Brussels Ii Ends with Call on USSR to Implement Helsinki Declaration, Recognize Rights of Jews to Be
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Brussels Ii Ends with Call on USSR to Implement Helsinki Declaration, Recognize Rights of Jews to Be

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The second World Conference on Soviet Jewry ended its three days of meetings here today with a declaration calling on the Soviet Union to implement the Helsinki declaration of human rights, respect its own constitution and laws and “recognize and respect the right of Jews in the USSR to be united with their brethren in the Land of Israel, the Jewish historic homeland.” The declaration was read to the conference by David Blumberg, president of B’nai B’rith.

Brussels II was essentially a talk shop–a place where people spoke words, listened to words and exchanged words for hours on end. But, as one delegate noted, “since the days of the Bible, words have been our main weapon.” The conference laid particular stress on the need for Jewish emigration from the Soviet Union, although it also called for religious freedom and the rights of Jews in Russia to develop their cultural heritage and language.

There was never any real conflict or divergence between the more committed Zionist elements and the lesser committed. But there were differences of nuance and equilibrium and apparently the more militant Zionist elements within the conference presidium won the day.

This was not surprising because while certain Jewish leaders from abroad, notably Rabbi Alexander Schindler, Rabbi Arthur Hertzberg, Philip Klutznick and Raymond Epstein from the U.S., and Claude Kellman, and Alain de Rothschild of France addressed themselves to the problem of Soviet Jews in more sophisticated and wordly terms–without diminishing the intensity of their determination, courage and solidarity with Soviet Jewry–the mass of the more than 1000 delegates from 30 countries were rank-and-file militants and activists without whom the struggle for Soviet Jewry could not continue.

Jewish leaders said that keeping up the spirits and enthusiasm of these elements was just as important as any other purpose of the conference.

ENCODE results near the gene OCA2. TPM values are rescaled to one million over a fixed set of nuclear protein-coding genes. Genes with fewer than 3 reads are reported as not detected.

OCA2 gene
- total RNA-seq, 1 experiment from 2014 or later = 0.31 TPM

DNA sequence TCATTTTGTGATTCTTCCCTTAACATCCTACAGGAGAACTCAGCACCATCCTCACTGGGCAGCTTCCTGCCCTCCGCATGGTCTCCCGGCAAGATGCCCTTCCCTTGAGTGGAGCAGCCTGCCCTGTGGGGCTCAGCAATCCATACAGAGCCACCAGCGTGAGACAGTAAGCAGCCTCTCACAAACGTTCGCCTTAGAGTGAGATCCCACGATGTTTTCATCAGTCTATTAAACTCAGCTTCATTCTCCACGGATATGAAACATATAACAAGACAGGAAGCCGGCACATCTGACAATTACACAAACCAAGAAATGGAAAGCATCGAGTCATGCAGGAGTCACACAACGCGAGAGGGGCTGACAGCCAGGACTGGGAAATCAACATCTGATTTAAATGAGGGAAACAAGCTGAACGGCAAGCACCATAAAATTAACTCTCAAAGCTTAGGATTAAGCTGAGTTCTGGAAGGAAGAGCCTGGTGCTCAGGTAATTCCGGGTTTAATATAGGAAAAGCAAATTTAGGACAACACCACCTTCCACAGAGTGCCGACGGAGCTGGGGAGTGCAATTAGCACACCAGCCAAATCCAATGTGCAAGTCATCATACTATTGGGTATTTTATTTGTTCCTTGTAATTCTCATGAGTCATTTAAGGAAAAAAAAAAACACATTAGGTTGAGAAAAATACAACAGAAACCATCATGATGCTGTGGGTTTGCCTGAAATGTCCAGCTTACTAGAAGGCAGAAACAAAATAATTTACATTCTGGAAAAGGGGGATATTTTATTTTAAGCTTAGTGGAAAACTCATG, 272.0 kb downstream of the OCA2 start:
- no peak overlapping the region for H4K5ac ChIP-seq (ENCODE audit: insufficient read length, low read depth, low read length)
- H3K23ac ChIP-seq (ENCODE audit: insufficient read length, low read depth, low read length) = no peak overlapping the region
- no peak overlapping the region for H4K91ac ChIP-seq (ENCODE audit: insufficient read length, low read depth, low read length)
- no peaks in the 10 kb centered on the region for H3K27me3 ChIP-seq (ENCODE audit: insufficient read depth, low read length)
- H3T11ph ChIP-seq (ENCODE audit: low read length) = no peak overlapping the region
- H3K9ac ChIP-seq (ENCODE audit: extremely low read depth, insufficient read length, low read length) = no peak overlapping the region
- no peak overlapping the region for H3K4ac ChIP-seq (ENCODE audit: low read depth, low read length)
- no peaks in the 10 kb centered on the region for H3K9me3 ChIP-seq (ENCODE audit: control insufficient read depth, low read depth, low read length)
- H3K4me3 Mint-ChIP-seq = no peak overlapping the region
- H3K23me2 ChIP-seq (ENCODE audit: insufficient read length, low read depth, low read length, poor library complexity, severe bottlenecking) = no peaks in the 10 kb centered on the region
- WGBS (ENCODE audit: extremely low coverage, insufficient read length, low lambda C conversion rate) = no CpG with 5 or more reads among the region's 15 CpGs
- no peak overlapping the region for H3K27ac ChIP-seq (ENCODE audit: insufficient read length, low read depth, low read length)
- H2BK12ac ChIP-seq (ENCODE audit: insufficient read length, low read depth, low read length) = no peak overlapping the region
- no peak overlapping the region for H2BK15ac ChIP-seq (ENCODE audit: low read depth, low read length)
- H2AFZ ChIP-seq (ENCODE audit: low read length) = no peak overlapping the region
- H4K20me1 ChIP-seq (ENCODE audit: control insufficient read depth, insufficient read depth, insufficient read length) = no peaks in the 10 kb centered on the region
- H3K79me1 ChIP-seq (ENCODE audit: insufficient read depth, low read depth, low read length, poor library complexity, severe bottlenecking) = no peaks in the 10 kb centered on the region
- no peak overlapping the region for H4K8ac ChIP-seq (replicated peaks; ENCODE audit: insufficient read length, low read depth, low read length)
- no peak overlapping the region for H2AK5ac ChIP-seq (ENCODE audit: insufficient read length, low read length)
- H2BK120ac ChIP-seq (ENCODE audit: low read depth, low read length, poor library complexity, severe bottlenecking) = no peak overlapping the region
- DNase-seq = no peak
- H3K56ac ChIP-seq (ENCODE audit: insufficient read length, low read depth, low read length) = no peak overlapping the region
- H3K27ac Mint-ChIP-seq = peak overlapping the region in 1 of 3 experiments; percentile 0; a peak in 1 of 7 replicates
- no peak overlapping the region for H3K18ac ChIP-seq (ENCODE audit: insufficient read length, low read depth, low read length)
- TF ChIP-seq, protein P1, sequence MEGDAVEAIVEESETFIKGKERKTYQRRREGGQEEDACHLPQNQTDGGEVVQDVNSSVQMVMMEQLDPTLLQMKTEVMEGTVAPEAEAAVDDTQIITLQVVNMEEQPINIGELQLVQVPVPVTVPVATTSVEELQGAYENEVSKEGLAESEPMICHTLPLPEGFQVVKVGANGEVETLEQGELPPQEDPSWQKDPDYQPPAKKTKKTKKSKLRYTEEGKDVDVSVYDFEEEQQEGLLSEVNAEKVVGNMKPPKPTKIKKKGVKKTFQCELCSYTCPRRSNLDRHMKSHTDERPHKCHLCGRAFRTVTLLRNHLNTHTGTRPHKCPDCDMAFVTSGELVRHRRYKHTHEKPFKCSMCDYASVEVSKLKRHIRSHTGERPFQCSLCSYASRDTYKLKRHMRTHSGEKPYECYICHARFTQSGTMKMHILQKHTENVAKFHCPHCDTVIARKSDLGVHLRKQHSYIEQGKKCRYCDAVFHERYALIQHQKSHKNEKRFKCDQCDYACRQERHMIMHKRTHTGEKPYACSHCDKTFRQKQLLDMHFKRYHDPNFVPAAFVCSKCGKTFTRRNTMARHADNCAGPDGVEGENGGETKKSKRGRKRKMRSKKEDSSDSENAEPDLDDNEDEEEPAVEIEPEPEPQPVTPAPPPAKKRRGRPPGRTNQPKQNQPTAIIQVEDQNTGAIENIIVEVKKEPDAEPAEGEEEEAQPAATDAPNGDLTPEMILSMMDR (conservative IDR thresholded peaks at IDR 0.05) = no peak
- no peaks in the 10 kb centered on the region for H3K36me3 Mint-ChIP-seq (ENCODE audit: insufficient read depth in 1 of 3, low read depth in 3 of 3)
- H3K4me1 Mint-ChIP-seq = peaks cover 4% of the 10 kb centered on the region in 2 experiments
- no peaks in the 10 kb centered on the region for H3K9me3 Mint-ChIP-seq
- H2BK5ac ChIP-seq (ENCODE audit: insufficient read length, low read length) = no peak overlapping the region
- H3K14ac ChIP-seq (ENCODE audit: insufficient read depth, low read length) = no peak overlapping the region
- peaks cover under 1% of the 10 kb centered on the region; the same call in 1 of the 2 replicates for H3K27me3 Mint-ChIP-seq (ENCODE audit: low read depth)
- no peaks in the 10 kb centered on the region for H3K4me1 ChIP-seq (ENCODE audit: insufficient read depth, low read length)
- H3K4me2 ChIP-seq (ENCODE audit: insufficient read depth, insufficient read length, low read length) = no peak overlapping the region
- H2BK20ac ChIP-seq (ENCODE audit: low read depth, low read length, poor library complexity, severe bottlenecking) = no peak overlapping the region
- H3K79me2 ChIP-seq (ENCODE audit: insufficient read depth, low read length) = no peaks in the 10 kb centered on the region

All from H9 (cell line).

The main substantive result of Brussels II was the decision by the presidium and steering committee to exert a certain degree of control over world-wide activities on behalf of Soviet Jews. The exact form this will take remains to be decided. Some delegates want a specialized organization. Others like Klutznick, chairman of the Board of Governors of the World Jewish Congress, and Likud leader Menachem Beigin, called for a permanent secretariate to oversee and supervise activities.

Whatever formula is adopted, it is clear that Brussels II marks a moving away from the present situation where all campaigns on behalf of Soviet Jewry were conducted without coordination in depth world-wide by Jewish organizations.

At the final session of Brussels II, Yosef Almogi, chairman of the World Zionist Organization Executive and acting chairman of the Jewish Agency, read a statement indicating that the conference would be continued in some permanent form. Almogi, who was president of the conference, said: “I have requested the presidium and steering committee to hold consultations at the earliest possible date with the convening bodies and others about the appropriate means and structure to conduct and coordinate this campaign” on behalf of Soviet Jewry.” The presidium agreed to do so.


Actually Brussels II was not called, as its spokesmen made clear from the start, to discuss or debate policy or tactics but to serve as a rallying point and spotlight on the plight of Soviet Jewry. According to all observers, this objective was achieved. The world press focussed on the situation of Jews in the Soviet Union and informed public opinion of Moscow’s refusal to respect and honor its own constitution and laws as well as the Helsinki declaration which it signed.

On the other hand, the failure to attract important non-Jewish personalities–except for a U.S. Congressional delegation headed by Sen. Frank Church (D.Idaho)–demonstrated that Israel and world Jewry must count mainly on themselves to succeed in their struggles.

It was apparent from the vehement Soviet reaction to the conference that Brussels II achieved some of its objectives. An officially sponsored Soviet Jewish delegation was sent to Brussels before the conference opened and throughout its sessions tried to lobby the press and various observers to convince them that Brussels II was nothing more than a Zionist plot to discredit the Soviet Union. But they apparently had little success.

The only jarring note was the eviction of Rabbi Meir Kahane, leader of the Jewish Defense League, from the conference hall yesterday, a replay of the Brussels I incident five years ago. While many delegates, probably the vast majority, approved the conference’s refusal to give Kahane a platform, many deplored the vigorous manner in which security guards and police ousted him.

One delegate, who identified himself as a rabbi from New York, said after witnessing Kahane’s ejection that it was “outrageous.” He also recalled Kahane’s shouting, as he was carried bodily from the conference hall lobby: “I have been to jail for Soviet Jewry and these fat, rich Jews prevent me from speaking.”


More inspiring was the presence here of hundreds of Soviet Jews who have immigrated to Israel. Some, like Sylva Zalmanson and dozens of other women have husbands, brothers, fathers or sons in Soviet prison camps. Thirty-five Soviet Jews were members of the Israeli delegation and hundreds more came from Israel as observers, people whose own suffering bore witness to the plight of Jews in the USSR.

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